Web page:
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Deep Brain Stimulation for Refractory Severe Tinnitus: Preliminary Results Show Safety and Efficacy
Tinnitus is the perception of sound in the ear with no external stimulus. This sound may take a variety of forms, including ringing, humming, hissing, clicking, pulsating, or roaring. Tinnitus may come and go, or it may be continuous. It is commonly associated with age-related hearing loss, damage to the ear sustained from exposure to loud noises, and an adverse reaction to medications. It can also be impacted by physical or emotional stress, mood changes, and sleep disturbance.
Approximately 15 percent of people experience tinnitus. For most, symptoms are not bothersome and require no treatment. For others whose tinnitus is intrusive, there are a variety of pharmaceutical, acoustic, and behavioral therapies that can help diminish the sound’s capacity to cause mental fatigue and degrade sense of well-being. Unfortunately, some people experience tinnitus symptoms that do not respond to available treatments and are so loud and intrusive that they disrupt normal activities of life. For these people a potential new therapy for tinnitus has emerged: deep brain stimulation.
Deep brain stimulation (DBS) surgery is currently performed to treat a variety of movement disorders and some psychological disorders in select patients. During surgery, electrodes attached to the end of leads are implanted deep within the brain in areas where abnormal electrical impulses are disrupted. The leads are connected by insulated wires to an implantable pulse generator, a battery-operated micro-electronic device that is placed elsewhere in the body, just under the skin. The generator delivers electrical stimulation to the brain sites where the leads have been implanted. This stimulation helps relieve patients’ rigid limbs and other symptoms.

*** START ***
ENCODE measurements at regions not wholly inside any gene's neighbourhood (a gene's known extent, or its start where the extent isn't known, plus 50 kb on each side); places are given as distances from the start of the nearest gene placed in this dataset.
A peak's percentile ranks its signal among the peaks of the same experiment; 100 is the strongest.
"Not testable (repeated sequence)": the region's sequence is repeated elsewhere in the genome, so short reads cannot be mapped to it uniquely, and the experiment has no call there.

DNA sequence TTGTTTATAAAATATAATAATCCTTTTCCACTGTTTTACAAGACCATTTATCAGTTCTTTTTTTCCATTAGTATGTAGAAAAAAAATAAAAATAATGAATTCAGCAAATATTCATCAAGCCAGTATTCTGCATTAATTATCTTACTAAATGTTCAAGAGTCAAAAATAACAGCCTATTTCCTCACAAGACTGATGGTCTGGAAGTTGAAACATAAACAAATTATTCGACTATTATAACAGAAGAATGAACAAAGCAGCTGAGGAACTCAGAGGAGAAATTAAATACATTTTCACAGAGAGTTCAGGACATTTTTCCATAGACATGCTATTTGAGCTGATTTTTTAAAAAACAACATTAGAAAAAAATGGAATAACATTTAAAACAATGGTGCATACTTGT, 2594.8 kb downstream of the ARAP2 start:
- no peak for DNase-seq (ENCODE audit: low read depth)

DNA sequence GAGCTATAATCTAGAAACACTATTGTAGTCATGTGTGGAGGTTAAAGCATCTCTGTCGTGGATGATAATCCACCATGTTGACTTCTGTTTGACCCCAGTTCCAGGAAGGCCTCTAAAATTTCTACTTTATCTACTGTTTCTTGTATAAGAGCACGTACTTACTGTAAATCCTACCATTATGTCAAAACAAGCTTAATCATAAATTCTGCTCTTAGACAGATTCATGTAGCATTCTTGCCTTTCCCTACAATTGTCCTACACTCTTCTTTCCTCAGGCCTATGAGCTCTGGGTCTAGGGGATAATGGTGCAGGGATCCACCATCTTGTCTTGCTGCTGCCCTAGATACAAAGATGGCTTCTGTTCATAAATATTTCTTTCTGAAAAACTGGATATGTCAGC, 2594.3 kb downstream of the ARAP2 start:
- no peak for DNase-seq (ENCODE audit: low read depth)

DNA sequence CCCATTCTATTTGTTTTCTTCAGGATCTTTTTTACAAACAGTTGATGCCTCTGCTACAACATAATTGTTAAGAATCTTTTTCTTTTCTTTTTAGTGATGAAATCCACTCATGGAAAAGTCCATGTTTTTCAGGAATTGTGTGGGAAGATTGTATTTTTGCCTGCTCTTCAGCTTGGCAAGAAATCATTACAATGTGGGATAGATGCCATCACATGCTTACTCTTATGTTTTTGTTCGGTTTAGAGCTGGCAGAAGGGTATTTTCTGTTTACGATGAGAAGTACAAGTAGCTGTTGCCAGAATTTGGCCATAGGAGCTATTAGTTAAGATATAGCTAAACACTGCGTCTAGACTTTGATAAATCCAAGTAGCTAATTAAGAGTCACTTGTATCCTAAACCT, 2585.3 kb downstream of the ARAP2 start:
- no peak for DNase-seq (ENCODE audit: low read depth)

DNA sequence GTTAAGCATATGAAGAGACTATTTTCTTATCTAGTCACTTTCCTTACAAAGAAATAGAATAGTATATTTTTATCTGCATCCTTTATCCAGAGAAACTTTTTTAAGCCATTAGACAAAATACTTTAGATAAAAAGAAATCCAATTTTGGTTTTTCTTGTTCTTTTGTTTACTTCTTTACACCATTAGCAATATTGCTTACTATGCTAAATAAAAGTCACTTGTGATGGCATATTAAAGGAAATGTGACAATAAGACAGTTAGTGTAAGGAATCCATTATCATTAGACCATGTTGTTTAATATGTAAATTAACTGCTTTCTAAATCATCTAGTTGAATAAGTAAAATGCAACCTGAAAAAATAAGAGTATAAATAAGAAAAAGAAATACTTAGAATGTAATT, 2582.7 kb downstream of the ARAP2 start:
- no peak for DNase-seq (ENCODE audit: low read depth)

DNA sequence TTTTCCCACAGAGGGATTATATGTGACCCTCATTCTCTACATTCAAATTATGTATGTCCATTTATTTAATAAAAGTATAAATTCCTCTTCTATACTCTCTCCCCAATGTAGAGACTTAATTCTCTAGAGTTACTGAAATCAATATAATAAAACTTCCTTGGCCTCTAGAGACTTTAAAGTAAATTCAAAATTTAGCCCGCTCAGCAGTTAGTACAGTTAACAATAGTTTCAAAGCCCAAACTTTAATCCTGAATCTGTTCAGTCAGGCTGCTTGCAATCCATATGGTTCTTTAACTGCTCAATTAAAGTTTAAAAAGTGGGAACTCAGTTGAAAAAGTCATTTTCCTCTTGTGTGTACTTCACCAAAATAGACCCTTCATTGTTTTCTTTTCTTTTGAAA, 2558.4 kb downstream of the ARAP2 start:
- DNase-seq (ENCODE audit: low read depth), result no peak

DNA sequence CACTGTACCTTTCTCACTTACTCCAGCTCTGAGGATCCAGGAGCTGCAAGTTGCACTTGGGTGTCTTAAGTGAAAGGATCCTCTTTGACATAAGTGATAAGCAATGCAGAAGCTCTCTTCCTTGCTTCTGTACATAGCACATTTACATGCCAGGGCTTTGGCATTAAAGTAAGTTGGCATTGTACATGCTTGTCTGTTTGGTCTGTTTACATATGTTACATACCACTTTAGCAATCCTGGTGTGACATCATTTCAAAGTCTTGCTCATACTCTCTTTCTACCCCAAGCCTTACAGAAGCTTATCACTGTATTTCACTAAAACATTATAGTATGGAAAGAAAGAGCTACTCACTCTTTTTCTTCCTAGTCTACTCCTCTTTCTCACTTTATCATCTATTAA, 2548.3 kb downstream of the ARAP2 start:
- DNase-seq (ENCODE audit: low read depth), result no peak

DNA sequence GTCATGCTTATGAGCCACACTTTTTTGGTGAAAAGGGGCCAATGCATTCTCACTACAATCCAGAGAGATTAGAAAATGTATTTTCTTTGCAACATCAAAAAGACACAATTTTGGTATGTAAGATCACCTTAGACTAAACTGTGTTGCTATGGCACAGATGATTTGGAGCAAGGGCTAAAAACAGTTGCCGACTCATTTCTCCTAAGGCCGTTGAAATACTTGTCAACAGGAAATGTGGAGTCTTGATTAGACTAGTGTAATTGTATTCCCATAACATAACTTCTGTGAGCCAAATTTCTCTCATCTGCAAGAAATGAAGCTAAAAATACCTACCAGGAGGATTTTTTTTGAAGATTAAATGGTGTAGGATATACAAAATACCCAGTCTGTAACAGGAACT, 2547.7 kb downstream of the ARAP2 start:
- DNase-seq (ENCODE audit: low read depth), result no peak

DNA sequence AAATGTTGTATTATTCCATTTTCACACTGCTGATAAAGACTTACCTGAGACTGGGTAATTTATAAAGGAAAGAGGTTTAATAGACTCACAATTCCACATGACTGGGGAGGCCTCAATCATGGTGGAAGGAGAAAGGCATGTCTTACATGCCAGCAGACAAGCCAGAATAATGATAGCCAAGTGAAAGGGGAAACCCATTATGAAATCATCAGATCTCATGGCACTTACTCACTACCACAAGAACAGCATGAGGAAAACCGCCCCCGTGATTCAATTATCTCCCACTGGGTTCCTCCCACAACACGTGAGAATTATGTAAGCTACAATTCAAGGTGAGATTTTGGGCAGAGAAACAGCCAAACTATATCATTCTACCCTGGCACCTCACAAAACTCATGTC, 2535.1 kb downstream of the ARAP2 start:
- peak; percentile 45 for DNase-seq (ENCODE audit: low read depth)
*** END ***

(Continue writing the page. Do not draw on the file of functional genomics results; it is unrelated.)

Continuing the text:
In earlier studies of DBS as a treatment for movement disorders, researchers found that DBS delivered to the caudate nucleus effected temporary changes in tinnitus loudness in those patients who had tinnitus as a comorbidity. The goals of the present study were threefold: 1) develop a DBS therapy that could reduce the severity of tinnitus in patients in whom other treatments had been ineffective; 2) provide a long-term reduction in the loudness of tinnitus; and 3) provide a critical evaluation of the effects of DBS on tinnitus in patients with no confounding comorbidity such as a movement disorder.
The authors report the results of a prospective, open-label, nonrandomized, phase I clinical trial of DBS in five patients (three men and two women, mean age 51 years) with severe tinnitus that had proved refractory to acoustic or behavioral treatments. Four of the patients reported tinnitus in both ears and one patient reported it in only one ear. Their tinnitus produced such a negative impact on their lives that they chose to undergo an unproved invasive procedure in the hopes that it could provide meaningful relief of their symptoms.
Each patient underwent stereotactic neurosurgery to implant DBS electrodes in the caudate nucleus on each side of the brain. The patients were awake during surgery and interacted with the surgical team, which helped the team determine the final position of the leads. There were no serious surgery-related adverse events in these patients.
After a five-week period of postoperative healing, the patients began a stimulation optimization period during which settings on the DBS internal pulse generator were periodically adjusted in the clinic and at home by the patient. The goal was to find a stimulation setting that would prove optimal for reducing the severity of tinnitus for each patient, and thus this period varied in length (5 to 13 months) according to each patient’s needs.
Once a promising stimulation setting had been determined, the patients entered a 24-week-long period of constant stimulation at that setting. Minor setting adjustments were made in only one patient during that time period.
Overall, DBS proved effective in diminishing the negative experience of tinnitus, although each patient experienced the effect differently. Various tests were applied to measure the efficacy of DBS in tinnitus. A comparison of the patients’ Tinnitus Functional Index scores before treatment and during constant stimulation showed significant clinical improvement in three patients (60%). A comparison of the patients’ Tinnitus Handicap Inventory scores before treatment and during constant stimulation showed significant clinical improvement in four patients (80%). One patient found no relief.